Virginia Notebook: Signs of Discontent For Obama
Sen. Barack Obama's presidential campaign is spending millions of dollars on television ads in Virginia, staffing 43 offices and sending the candidate and his running mate, Sen. Joseph R. Biden Jr., to every corner of the state.
But Obama has apparently overlooked one important element of a successful campaign in Virginia: stocking up on those venerable lawn signs.
Across the state, Democratic officials are clamoring to get hold of free Obama yard signs but are being told that none are available or that they have to buy them from the candidate's Web site. It can take weeks to get them delivered.
The frustration of volunteers and Democratic officials over the campaign's inability to provide the signs is nearing a boiling point in some parts of Virginia.
As signs for GOP nominee John McCain sprout up in neighborhood after neighborhood, some Democrats are starting to fear that their failure to win the lawn sign war could in a small way cut into Obama's ability to carry Virginia.
"I think they might be missing the boat," Chris Graham, chairman of the Waynesboro Democratic Committee, said in an interview. "We have so many people coming in, and they just want a sign. ..... Signs are a big deal for our people."
Kevin Griffis, an Obama spokesman, said the campaign hasn't put a priority on lawn signs, noting that they don't vote on Election Day.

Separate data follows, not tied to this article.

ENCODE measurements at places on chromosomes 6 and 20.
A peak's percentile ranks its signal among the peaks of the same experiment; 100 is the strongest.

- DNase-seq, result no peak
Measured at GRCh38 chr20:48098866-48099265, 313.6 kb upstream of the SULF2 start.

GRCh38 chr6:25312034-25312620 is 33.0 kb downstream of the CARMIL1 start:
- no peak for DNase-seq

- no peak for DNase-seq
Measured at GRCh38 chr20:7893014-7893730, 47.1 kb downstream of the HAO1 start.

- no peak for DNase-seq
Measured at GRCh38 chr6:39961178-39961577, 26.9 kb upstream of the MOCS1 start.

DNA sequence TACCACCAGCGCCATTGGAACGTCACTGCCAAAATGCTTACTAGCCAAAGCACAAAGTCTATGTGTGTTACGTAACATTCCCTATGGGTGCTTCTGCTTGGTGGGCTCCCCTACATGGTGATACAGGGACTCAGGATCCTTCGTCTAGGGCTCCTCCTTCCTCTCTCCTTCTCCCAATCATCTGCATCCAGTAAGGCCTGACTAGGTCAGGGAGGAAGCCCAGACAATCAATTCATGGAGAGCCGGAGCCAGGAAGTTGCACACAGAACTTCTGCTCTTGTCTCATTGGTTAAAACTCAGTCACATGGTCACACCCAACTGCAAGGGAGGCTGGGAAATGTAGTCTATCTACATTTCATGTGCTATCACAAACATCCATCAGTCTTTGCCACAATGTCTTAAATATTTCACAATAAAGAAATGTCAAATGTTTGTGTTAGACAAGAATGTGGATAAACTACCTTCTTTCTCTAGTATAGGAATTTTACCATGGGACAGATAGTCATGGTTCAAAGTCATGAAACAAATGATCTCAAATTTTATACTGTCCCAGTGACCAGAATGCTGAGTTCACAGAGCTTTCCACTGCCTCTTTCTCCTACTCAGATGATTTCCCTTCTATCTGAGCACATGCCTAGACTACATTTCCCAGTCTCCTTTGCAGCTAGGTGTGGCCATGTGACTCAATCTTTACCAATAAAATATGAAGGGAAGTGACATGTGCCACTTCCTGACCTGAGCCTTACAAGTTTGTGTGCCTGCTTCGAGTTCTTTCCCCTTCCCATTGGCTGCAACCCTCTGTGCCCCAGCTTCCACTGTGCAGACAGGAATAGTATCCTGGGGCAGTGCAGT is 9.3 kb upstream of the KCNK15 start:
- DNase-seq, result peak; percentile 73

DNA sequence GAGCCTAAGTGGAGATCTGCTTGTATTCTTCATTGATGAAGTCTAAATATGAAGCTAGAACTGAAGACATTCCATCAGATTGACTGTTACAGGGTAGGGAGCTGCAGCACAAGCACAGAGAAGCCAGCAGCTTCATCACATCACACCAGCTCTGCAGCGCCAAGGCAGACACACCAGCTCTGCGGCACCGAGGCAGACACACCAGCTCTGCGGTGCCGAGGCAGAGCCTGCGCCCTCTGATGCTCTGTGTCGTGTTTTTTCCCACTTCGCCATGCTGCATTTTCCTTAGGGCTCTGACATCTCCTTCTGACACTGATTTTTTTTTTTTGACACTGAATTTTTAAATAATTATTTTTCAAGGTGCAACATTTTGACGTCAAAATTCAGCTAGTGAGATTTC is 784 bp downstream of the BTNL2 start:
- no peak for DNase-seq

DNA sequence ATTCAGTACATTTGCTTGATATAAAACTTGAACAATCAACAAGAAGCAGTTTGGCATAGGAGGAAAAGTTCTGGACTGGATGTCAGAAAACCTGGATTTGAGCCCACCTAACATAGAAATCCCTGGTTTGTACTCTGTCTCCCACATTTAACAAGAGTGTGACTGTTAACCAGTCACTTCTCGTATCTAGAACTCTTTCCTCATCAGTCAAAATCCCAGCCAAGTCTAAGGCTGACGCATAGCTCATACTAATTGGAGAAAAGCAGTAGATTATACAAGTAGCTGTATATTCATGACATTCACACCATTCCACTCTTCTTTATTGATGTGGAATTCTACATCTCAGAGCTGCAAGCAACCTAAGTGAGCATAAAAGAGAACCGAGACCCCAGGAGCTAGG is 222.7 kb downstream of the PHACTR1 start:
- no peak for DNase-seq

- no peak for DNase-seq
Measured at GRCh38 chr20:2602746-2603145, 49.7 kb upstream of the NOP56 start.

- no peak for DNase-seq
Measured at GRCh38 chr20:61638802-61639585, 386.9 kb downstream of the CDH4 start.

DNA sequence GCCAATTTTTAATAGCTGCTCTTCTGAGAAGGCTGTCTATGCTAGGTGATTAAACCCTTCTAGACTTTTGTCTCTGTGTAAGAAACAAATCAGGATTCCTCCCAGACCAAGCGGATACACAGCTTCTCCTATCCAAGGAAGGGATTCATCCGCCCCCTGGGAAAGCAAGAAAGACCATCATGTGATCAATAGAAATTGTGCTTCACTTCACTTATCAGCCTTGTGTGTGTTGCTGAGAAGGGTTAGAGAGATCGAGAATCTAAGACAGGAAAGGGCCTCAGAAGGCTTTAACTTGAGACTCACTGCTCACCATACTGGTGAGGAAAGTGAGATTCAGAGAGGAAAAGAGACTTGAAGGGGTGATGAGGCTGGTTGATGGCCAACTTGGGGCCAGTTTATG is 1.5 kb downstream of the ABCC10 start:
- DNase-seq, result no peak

"Obviously, we want people to feel like they are part of the campaign and want them to be able to show their support for Senator Obama," Griffis said. "But the number one thing we prioritize in this race is building a human infrastructure in the state, and sometimes other parts of that campaign just don't receive the same priority."
The debate over the lack of signs will probably continue as Virginia Democrats ponder whether Obama made the right call by not producing more yard signs.
Signs can cost a campaign a little less than $1 apiece, so a $100,000 investment would be enough to give Obama a significant presence on Virginia's lawns.
Gail Gitcho, a spokeswoman McCain, said the Arizona senator's campaign printed up and distributing nearly 100,000 lawn signs in Virginia.
"Yard signs are an effective grass-roots tool, and we will continue to work to meet the demand of voters in Virginia who want to proudly display their support for John McCain and Sarah Palin by placing a sign in the front of their home," Gitcho said.
Many people leaving McCain's rally in Fairfax City two weeks ago were handed free McCain-Palin signs. Some were seen carrying several signs that they said they planned to put up in their neighborhood.
"I can save the campaign $250 by putting a sign in my yard," said Camille Farow of Oakton as she stacked more than a half-dozen McCain yard signs into her car after the rally.
Farow was referring to the contention among some political strategists that one well-placed yard sign equates to several hundred dollars in free advertising.
The theory is probably most applicable in local and statewide elections in which the candidates are not well known. In this high-stakes presidential race, neither Obama nor McCain is hurting in name recognition.
So are yard signs just a luxury that Obama can forgo in Virginia so he can spend more on television, offices and staff?
Scott A. Surovell, chairman of the Fairfax County Democratic Committee, doesn't think so.